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To prevent the spread of the coronavirus in base camps around Mt. Everest, China has indicated that it will close access to the sides of the mountain that fall within its borders, effectively cancelling the plans of many climbers and guide companies currently preparing to summit the mountain.
One such company, Lake Tahoe-based Alpenglow Expeditions, announced today that it will scrap all of its planned summit expeditions for the season in response to the news.
“This is heartbreaking news, especially for our clients who have trained so hard and invested so much in chasing the climb of a lifetime,” said Adrian Ballinger, the CEO of Alpenglow Expeditions, in a statement released Wednesday. “While cancelling a climb is never an outcome we want, this time, it’s the responsible thing to do. A Covid-19 outbreak at base camp would be dangerous and potentially devastating.”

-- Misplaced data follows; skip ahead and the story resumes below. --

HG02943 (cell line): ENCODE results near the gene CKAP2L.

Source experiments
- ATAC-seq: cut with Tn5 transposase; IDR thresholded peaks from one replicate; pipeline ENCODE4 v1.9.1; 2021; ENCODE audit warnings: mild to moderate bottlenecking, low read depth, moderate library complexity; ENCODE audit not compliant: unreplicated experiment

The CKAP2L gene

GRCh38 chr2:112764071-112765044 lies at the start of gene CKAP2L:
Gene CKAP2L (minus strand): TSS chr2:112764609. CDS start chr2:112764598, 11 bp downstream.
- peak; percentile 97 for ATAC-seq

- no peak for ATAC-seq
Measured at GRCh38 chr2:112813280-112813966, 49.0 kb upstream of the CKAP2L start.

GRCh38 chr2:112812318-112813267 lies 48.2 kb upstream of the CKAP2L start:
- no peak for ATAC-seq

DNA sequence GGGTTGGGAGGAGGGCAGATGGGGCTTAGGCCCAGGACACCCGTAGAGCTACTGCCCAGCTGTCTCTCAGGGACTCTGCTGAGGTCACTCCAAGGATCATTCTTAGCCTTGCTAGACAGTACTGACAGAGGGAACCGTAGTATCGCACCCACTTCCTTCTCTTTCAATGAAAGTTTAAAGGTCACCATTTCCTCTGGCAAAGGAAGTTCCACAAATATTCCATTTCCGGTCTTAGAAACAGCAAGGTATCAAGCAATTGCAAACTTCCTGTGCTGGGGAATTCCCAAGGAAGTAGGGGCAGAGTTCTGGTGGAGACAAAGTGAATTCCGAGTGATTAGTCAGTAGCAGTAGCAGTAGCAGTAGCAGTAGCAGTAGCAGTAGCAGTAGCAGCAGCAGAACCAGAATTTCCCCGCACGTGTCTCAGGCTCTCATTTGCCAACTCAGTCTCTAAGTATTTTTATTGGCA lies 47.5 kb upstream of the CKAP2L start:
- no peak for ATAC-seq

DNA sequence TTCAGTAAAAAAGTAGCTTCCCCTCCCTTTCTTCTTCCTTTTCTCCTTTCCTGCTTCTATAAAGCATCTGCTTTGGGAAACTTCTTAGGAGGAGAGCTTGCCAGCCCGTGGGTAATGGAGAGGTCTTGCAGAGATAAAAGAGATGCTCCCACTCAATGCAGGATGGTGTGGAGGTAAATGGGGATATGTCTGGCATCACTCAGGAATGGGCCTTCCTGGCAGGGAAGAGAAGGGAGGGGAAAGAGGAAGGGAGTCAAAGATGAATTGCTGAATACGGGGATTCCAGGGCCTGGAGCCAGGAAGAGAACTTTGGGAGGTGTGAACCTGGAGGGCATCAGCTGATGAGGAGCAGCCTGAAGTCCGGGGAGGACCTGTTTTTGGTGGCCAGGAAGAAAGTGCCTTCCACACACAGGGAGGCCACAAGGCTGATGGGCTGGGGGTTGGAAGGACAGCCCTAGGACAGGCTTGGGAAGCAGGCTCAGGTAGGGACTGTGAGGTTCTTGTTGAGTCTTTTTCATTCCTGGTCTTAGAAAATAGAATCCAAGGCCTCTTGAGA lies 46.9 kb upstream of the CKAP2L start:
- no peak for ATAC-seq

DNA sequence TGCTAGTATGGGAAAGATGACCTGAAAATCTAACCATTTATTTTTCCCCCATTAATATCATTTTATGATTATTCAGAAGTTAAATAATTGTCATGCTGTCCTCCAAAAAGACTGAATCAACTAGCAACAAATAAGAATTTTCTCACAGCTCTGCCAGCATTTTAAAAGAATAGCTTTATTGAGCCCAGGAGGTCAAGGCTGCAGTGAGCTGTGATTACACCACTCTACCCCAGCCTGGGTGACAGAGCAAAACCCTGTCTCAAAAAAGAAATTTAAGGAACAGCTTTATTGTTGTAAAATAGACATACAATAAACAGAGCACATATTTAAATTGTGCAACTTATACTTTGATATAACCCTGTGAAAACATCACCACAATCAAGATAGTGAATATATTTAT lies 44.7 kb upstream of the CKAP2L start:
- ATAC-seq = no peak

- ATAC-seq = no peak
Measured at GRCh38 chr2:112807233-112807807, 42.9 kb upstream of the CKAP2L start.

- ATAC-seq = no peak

Alpenglow cites, correctly, that the coronavirus would be particularly dangerous in a low-oxygen environment like the face of Everest. The virus makes breathing difficult due to inflammation of the lungs.
“In high altitude conditions, where breathing is already a challenge, the novel coronavirus, which attacks the respiratory system, could be life threatening. The tight-knit base camp communities where climbers assemble before summiting would also be susceptible to a rapid spread of the viral infection,” Alpenglow wrote in a statement.
Currently, the company has no plans to reroute its expeditions to the Nepalese side of Everest, which remains open for now.
“Nepal may follow China’s lead and shut down their season as well,” Ballinger said. “Even if they don’t, the threat of a COVID-19 outbreak and the underlying issues of ascending from the south side, including the lack of effective management, overcrowding, and an unpredictable icefall, make such an expedition unsafe in our eyes. It’s not a gamble we’re willing to take.